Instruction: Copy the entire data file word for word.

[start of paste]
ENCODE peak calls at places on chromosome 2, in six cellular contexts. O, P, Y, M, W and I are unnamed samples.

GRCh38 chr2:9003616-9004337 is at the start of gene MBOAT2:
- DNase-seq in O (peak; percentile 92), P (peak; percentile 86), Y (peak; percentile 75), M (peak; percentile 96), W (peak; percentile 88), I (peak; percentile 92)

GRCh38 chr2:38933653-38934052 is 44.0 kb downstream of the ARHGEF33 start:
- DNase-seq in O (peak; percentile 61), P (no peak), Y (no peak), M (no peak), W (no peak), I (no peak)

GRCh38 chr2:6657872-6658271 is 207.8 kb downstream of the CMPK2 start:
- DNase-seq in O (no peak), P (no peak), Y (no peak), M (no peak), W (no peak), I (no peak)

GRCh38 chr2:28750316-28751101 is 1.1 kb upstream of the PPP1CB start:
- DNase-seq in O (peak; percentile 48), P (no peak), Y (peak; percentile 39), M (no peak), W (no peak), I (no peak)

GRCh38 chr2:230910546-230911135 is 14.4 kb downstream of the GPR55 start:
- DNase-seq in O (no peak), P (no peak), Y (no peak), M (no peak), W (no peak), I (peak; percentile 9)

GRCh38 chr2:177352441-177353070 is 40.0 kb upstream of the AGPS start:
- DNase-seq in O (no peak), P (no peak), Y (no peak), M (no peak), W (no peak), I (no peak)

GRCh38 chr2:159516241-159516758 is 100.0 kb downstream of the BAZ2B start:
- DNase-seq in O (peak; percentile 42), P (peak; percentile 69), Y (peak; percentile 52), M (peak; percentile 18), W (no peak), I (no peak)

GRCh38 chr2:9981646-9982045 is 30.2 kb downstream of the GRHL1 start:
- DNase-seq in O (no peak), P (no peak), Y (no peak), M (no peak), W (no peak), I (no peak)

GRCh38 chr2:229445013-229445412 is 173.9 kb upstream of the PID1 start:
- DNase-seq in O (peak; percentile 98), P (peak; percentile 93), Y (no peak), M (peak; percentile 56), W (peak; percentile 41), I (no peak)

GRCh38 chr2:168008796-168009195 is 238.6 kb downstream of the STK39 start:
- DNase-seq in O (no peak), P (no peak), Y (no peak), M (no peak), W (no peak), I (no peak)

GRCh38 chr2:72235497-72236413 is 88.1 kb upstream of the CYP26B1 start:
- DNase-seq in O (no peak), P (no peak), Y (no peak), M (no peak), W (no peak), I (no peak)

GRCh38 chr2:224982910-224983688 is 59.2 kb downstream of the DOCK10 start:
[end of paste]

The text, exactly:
ENCODE peak calls at places on chromosome 2, in six cellular contexts. O, P, Y, M, W and I are unnamed samples.

GRCh38 chr2:9003616-9004337 is at the start of gene MBOAT2:
- DNase-seq in O (peak; percentile 92), P (peak; percentile 86), Y (peak; percentile 75), M (peak; percentile 96), W (peak; percentile 88), I (peak; percentile 92)

GRCh38 chr2:38933653-38934052 is 44.0 kb downstream of the ARHGEF33 start:
- DNase-seq in O (peak; percentile 61), P (no peak), Y (no peak), M (no peak), W (no peak), I (no peak)

GRCh38 chr2:6657872-6658271 is 207.8 kb downstream of the CMPK2 start:
- DNase-seq in O (no peak), P (no peak), Y (no peak), M (no peak), W (no peak), I (no peak)

GRCh38 chr2:28750316-28751101 is 1.1 kb upstream of the PPP1CB start:
- DNase-seq in O (peak; percentile 48), P (no peak), Y (peak; percentile 39), M (no peak), W (no peak), I (no peak)

GRCh38 chr2:230910546-230911135 is 14.4 kb downstream of the GPR55 start:
- DNase-seq in O (no peak), P (no peak), Y (no peak), M (no peak), W (no peak), I (peak; percentile 9)

GRCh38 chr2:177352441-177353070 is 40.0 kb upstream of the AGPS start:
- DNase-seq in O (no peak), P (no peak), Y (no peak), M (no peak), W (no peak), I (no peak)

GRCh38 chr2:159516241-159516758 is 100.0 kb downstream of the BAZ2B start:
- DNase-seq in O (peak; percentile 42), P (peak; percentile 69), Y (peak; percentile 52), M (peak; percentile 18), W (no peak), I (no peak)

GRCh38 chr2:9981646-9982045 is 30.2 kb downstream of the GRHL1 start:
- DNase-seq in O (no peak), P (no peak), Y (no peak), M (no peak), W (no peak), I (no peak)

GRCh38 chr2:229445013-229445412 is 173.9 kb upstream of the PID1 start:
- DNase-seq in O (peak; percentile 98), P (peak; percentile 93), Y (no peak), M (peak; percentile 56), W (peak; percentile 41), I (no peak)

GRCh38 chr2:168008796-168009195 is 238.6 kb downstream of the STK39 start:
- DNase-seq in O (no peak), P (no peak), Y (no peak), M (no peak), W (no peak), I (no peak)

GRCh38 chr2:72235497-72236413 is 88.1 kb upstream of the CYP26B1 start:
- DNase-seq in O (no peak), P (no peak), Y (no peak), M (no peak), W (no peak), I (no peak)

GRCh38 chr2:224982910-224983688 is 59.2 kb downstream of the DOCK10 start: